Clark County Fire District 3 celebrates 75 years of operation


What began as the Hockinson Volunteer Fire Department shortly after World War II is now celebrating 75 years of existence.

Clark County Fire District 3 announced its milestone last week and highlighted plans to celebrate with the community through open houses next year.

“We have been providing fire and life safety services for 75 years — and we simply cannot do this important work without the support and partnership of our community,” FD3 Chief Scott Sorenson said. “Our story begins with community members coming together to volunteer time and resources to protect people and property and continues to this day through your tax dollar support. We are proud to share this birthday with you because you made it happen.”

The district’s existence began with the Hockinson Volunteer Fire Department which formed in 1947 due to a group of “farmers, store owners and truck drivers concerned about fire safety in the Hockinson community,” a release announcing the anniversary stated. 

The group built the first fire apparatus for the department and the community donated fuel. Equipment was kept in barns and garages at strategic locations, the release stated.

Six years later, in 1953, the Washington State L egislature allowed for the formation of fire districts, according to the release. When Fire District 3 formed it had a budget of $2,000 a year. It provided fire and limited emergency medical service across about 80 square miles, the release stated.

The district’s first full-time fire chief, Don Breakey, was hired in 1973, the release stated, and its first full-time paid firefighter, Bill Miller, was also brought on board that year.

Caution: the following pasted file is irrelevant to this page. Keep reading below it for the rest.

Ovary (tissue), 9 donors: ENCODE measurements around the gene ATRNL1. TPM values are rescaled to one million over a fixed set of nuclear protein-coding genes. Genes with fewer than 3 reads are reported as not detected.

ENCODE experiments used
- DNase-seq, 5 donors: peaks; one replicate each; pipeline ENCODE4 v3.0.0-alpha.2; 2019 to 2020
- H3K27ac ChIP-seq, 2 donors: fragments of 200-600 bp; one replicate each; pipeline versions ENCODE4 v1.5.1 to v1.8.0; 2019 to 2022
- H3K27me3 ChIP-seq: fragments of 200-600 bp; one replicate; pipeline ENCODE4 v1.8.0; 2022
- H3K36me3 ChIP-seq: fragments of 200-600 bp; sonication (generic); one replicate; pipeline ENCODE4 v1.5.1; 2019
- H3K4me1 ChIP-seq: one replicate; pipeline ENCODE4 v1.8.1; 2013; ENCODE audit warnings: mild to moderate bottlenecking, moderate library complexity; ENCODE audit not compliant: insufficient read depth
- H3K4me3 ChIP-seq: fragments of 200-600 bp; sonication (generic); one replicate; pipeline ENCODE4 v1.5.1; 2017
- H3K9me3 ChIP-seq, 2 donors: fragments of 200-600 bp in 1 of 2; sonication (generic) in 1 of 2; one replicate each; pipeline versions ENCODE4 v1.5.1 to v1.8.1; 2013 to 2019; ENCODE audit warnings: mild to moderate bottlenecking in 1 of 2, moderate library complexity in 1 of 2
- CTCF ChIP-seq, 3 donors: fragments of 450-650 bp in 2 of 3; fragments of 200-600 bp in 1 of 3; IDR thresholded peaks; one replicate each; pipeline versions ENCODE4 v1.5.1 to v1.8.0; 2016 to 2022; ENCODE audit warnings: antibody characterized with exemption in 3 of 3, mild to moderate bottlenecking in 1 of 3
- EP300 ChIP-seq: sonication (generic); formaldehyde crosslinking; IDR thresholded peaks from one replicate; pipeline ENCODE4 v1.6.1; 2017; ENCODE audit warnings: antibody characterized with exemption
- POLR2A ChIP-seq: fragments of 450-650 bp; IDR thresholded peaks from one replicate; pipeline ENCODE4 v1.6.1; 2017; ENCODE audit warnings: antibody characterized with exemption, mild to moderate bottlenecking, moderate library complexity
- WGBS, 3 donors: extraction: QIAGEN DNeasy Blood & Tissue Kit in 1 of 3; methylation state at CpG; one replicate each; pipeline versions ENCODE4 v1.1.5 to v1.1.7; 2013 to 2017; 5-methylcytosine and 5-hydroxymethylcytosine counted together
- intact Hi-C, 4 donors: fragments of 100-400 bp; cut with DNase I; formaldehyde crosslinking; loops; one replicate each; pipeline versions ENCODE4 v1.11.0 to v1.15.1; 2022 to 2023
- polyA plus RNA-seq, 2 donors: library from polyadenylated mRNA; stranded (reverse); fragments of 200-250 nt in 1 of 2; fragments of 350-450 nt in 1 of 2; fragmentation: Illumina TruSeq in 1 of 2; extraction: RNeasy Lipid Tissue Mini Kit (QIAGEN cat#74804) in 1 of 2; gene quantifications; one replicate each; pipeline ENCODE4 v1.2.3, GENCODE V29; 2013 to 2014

The district started hiring more career firefighters in the late 1970s, including current chief Sorenson in 1982, the release stated. His predecessor, Steve Wrightson, was hired as chief in 1989. Around that time the Hockinson station became the first one staffed 24 hours a day.

A 1992 bond for $3.3 million allowed for capital projects, which included equipment and engine purchases as well as construction of new stations, the release stated.

More recently, the district began serving the city of Battle Ground in 2016, which the release stated is the district’s busiest station. Four years later, voters approved a measure to annex the city into the district. Prior to that, the city had a contract for services.

The district has five stations with 57 full-time personnel and 10 volunteer emergency personnel, the release stated. It serves 45,000 people across east Clark County.